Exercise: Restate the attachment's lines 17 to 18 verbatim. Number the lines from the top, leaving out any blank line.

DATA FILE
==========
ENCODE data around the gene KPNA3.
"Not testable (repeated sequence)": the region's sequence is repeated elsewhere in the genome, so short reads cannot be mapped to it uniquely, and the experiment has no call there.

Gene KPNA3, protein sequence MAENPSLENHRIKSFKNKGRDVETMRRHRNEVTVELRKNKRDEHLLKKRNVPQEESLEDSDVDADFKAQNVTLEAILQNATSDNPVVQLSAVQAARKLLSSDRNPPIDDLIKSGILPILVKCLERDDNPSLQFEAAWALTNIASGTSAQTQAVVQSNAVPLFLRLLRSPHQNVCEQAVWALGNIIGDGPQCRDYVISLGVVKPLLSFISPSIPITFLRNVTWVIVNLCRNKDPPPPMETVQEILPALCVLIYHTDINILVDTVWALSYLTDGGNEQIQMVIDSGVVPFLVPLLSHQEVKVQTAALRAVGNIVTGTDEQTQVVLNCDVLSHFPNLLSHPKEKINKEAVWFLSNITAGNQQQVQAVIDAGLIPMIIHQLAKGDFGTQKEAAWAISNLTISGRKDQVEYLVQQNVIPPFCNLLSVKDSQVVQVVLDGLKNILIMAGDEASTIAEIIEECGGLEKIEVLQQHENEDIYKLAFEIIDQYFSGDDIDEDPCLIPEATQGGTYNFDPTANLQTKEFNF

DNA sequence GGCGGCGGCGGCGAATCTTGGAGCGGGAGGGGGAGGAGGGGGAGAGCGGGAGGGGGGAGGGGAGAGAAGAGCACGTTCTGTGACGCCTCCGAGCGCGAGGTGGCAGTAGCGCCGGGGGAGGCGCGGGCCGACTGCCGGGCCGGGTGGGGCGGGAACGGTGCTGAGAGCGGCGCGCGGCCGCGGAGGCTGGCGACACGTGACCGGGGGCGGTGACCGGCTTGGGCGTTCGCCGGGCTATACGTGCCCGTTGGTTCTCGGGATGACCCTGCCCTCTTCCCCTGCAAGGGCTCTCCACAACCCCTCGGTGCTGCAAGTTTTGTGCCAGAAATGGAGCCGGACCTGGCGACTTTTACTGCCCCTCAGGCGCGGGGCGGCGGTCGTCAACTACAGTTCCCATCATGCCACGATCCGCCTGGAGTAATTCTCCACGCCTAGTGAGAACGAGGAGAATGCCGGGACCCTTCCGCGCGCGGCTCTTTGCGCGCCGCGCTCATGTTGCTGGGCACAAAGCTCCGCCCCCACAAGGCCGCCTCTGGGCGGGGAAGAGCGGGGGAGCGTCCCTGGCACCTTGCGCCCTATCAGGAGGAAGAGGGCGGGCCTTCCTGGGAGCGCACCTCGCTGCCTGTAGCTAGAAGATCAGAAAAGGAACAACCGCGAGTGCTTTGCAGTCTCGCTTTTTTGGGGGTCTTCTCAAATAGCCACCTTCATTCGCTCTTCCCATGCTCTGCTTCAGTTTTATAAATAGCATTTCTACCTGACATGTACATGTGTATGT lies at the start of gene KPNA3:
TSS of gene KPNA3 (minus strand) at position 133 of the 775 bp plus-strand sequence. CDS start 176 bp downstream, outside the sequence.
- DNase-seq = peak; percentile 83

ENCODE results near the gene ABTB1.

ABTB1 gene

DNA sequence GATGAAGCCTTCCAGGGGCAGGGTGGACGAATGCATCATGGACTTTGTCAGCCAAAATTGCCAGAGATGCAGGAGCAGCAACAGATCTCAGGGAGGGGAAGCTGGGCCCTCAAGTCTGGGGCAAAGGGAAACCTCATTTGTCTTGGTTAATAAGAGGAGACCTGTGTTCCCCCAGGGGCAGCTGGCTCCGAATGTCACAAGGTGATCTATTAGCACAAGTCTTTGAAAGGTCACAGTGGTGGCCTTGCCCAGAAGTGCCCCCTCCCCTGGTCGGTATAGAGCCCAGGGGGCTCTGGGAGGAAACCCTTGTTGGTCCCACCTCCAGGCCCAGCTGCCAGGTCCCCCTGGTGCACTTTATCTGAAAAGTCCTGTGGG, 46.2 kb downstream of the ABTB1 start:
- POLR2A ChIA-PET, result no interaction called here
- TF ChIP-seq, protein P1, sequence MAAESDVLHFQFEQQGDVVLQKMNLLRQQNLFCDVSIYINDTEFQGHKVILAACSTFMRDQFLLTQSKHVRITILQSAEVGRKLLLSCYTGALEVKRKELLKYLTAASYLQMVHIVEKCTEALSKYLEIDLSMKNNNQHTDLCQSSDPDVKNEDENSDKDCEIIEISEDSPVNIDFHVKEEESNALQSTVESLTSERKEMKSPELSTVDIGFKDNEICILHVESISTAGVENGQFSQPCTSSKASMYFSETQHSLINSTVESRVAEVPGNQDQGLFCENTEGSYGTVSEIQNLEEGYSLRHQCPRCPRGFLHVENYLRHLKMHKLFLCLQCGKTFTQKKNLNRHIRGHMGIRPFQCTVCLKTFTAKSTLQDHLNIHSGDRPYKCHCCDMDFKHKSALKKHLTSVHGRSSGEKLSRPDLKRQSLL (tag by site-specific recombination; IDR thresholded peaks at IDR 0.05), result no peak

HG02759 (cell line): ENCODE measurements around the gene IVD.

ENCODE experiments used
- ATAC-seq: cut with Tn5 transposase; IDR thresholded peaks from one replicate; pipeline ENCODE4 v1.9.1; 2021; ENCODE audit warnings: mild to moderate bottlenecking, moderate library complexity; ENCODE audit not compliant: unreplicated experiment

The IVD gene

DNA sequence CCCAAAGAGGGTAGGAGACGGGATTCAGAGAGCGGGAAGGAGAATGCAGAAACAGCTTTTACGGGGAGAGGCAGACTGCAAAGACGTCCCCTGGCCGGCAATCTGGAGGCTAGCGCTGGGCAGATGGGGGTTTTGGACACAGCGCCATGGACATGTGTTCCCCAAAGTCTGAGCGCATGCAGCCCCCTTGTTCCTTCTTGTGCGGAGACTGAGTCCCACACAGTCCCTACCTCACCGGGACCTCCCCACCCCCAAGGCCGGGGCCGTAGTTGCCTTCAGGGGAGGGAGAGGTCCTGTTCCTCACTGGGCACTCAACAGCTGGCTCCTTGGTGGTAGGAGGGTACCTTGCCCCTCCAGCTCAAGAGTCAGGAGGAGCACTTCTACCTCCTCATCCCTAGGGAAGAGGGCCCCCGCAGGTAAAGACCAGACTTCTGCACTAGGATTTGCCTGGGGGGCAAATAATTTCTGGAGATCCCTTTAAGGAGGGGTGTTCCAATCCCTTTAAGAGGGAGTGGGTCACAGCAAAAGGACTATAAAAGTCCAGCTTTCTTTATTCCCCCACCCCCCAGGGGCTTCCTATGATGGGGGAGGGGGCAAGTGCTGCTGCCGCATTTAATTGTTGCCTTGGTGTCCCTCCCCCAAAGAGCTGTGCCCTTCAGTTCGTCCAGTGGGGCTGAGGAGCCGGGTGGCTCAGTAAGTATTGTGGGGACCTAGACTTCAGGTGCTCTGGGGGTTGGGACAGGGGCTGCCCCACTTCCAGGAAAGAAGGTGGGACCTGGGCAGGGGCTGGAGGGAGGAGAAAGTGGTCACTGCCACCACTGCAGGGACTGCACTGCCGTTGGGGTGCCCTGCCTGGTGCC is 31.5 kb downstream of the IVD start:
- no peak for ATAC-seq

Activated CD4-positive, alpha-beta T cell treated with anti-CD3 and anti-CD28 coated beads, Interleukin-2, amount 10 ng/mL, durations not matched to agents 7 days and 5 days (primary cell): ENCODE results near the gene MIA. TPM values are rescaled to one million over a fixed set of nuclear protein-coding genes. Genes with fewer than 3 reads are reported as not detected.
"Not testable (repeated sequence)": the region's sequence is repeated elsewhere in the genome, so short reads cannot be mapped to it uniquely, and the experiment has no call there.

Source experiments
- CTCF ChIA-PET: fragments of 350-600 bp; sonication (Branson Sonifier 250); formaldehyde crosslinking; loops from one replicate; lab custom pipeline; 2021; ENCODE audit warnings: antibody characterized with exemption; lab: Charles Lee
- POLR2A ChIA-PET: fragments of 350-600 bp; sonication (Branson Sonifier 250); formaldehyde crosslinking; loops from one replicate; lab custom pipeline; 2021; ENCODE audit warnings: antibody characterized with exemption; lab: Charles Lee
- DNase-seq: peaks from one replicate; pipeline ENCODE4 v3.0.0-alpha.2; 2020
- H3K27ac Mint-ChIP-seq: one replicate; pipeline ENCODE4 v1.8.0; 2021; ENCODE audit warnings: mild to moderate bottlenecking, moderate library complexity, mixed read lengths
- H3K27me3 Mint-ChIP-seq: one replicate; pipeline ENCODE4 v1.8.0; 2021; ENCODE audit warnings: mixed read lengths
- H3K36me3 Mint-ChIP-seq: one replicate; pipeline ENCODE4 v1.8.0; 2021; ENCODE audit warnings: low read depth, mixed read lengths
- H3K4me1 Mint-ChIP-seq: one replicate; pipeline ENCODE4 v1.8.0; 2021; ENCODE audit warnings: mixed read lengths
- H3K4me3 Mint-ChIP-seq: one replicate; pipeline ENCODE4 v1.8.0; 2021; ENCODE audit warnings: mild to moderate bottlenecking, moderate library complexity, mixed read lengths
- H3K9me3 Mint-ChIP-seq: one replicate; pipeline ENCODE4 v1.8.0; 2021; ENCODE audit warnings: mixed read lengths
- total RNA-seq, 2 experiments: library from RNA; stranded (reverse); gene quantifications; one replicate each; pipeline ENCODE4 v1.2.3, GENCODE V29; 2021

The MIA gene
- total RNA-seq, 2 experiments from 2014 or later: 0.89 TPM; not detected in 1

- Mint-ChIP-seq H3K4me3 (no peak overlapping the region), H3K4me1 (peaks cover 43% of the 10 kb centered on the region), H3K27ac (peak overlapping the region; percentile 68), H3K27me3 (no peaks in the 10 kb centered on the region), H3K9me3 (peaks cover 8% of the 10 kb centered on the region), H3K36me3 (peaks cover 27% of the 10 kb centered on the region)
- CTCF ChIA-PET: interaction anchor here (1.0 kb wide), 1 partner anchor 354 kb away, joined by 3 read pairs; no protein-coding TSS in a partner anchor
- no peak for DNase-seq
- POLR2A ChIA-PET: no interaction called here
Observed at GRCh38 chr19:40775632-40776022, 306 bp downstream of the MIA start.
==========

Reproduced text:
- no peak for ATAC-seq

Activated CD4-positive, alpha-beta T cell treated with anti-CD3 and anti-CD28 coated beads, Interleukin-2, amount 10 ng/mL, durations not matched to agents 7 days and 5 days (primary cell): ENCODE results near the gene MIA. TPM values are rescaled to one million over a fixed set of nuclear protein-coding genes. Genes with fewer than 3 reads are reported as not detected.